The Kodiak Island Borough Assembly may be taking a closer look at its fireworks ordinance in the future. Despite hearing fewer noise complaints than usual over the Fourth of July weekend, Borough Manager Bud Cassidy said two complaints were sent to the borough online concerning the amount of fireworks and noise in residential areas.
“They felt like the borough’s firework policy was failing and really directed the borough to try and do something different.”
Cassidy said the borough dug into the matter a bit and discovered that despite the limited complaints the borough, the Alaska state Troopers and borough fire departments were quite busy over the holiday weekend addressing community concerns and fires caused by fireworks.
Bayside Fire Department responded to two fires out at White Sands beach and Womens Bay Fire Department was called to a fire just past the trailhead to Heitman Lake. Cassidy said the fact that folks aren’t being cautious in dry areas is concerning, and unfortunately avoiding that is what leads to problems in residential areas. “We were directing folks to the ocean and what that generally means is folks would go to the nearest ocean from where they sell the fireworks and that’s Mill Bay Beach. And folks in Mill Bay have probably been receiving the brunt of all the noise – unregulated people exploding fireworks up to 3 a.m., if not even later.”
Cassidy brought up the issue of fireworks in residential areas during Thursday’s borough assembly work session, and a handful of assembly members expressed support of revisiting the firework ordinance before New Year’s Eve, when usage is allowed again.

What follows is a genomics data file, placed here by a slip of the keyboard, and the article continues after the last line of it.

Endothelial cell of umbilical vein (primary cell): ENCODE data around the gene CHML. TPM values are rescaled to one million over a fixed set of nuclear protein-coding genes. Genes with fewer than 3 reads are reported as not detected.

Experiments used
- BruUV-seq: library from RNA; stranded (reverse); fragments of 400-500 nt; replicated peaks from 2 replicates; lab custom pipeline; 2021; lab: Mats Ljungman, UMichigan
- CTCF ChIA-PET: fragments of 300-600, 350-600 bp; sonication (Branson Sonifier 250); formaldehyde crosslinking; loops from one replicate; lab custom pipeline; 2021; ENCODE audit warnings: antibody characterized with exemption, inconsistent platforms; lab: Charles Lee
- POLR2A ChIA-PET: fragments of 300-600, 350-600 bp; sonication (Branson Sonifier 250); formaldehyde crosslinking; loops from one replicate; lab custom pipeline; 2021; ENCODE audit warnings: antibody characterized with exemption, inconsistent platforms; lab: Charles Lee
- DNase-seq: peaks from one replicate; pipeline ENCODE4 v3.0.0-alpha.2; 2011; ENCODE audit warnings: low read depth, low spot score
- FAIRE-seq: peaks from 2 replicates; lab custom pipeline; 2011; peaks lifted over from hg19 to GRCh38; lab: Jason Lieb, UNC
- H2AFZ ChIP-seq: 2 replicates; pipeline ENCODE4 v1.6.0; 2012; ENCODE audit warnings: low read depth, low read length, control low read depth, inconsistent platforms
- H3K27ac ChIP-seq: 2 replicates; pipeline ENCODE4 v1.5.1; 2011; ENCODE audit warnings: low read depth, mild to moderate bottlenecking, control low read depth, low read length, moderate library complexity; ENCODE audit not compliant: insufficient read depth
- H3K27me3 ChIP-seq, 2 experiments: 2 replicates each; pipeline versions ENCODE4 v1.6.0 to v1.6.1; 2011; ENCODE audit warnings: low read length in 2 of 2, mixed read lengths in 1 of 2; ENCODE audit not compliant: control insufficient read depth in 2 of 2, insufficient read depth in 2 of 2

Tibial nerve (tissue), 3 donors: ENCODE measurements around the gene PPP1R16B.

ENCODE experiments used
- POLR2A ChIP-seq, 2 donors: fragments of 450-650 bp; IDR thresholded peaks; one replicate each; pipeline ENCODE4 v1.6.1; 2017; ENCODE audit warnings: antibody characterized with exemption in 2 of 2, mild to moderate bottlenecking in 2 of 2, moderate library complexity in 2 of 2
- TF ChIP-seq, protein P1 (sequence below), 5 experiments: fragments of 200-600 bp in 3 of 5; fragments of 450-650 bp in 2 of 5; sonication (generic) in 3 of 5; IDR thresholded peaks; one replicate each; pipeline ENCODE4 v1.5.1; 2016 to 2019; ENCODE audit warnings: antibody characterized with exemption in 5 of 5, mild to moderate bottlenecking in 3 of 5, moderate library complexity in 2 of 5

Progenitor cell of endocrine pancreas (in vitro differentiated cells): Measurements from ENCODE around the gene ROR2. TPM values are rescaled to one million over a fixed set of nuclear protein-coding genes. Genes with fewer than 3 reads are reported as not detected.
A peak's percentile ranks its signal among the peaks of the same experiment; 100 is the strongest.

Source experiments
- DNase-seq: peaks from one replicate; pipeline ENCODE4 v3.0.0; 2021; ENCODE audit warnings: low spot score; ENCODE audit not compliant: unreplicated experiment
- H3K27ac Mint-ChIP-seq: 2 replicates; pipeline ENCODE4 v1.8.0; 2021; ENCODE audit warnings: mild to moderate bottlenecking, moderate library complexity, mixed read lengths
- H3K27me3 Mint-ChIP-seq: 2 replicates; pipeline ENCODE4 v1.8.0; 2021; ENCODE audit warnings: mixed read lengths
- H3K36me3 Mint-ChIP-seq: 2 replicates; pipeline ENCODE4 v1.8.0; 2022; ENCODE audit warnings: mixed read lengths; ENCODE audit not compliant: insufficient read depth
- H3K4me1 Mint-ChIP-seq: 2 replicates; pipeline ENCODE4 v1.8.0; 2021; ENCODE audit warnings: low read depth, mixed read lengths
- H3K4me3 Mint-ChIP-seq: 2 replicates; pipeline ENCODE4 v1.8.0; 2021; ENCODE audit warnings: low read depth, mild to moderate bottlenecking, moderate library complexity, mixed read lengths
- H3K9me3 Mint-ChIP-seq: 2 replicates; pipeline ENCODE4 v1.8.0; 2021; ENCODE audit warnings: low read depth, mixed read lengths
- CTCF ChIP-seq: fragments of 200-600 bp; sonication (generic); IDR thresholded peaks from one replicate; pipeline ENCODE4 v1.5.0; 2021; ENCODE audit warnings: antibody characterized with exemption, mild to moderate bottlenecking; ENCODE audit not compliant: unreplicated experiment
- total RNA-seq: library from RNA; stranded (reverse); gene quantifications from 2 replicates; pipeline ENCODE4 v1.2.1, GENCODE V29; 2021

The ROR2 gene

Assemblywoman Carol Austerman said she was contacted directly by a number of people over the holiday weekend and felt the language should be changed to keep fireworks out of residential areas.
Bayside Fire Chief Bob Himes said he feels a bit stronger on the matter.
“I’m an advocate of a fireworks ban. They are very dangerous. We have had several instances of fires caused by fireworks, we’ve had several people injured by fireworks and throughout the United States there’s been several people killed by fireworks.”
Himes said it’s the same story every Fourth of July and even during New Years – injuries and fires, both outside and sometimes in homes. Beyond that, Himes said he was astonished to find the amount of firework litter left at the fires he responded to over the holiday weekend.
“The litter that was left there was just unreal. Mill Bay Beach, those areas with lots of people have been cleaned up, but there’s areas out at Monashka Bay were forests are just littered with fireworks.”
Under borough code, tonight is the last night fireworks are allowed to be used outside of city limits. Starting tomorrow any leftover pyrotechnics will need to be saved until December 26, when usage is open until January 1. However, Cassidy said he thinks it’s more than likely something will change between now and then, so folks should make sure they are aware of any code changes or new signage come the New Year. Fireworks are banned year round in city limits.
Support Kodiak Public Radio
- Students Serve Up Stories Of Beloved Family Recipes In A Global Cookbook
- Police Videos Aren't Going Away. How Can We Learn From Them?
- What If You Held An African Summit And No Africans Could Come?
- After A Wild Week, The House Trump-Russia Probe Endures — Barely
- A High School's Lesson For Helping English Language Learners Get To College
- Douglas Carswell quitting UKIP
- London attack: Two men continue to be questioned as seven released
- Boy, 17, dies after amateur boxing match in Derbyshire
- Trump defiant after healthcare bill pulled before vote
- US and UK laptop bans on some Middle East flights come into effect
- Red Nose Day 2017: Carpool Karaoke with Take That
KMXT1-907-486-31818 a.m. - 5 p.m. Monday-Friday
Top Posts & Pages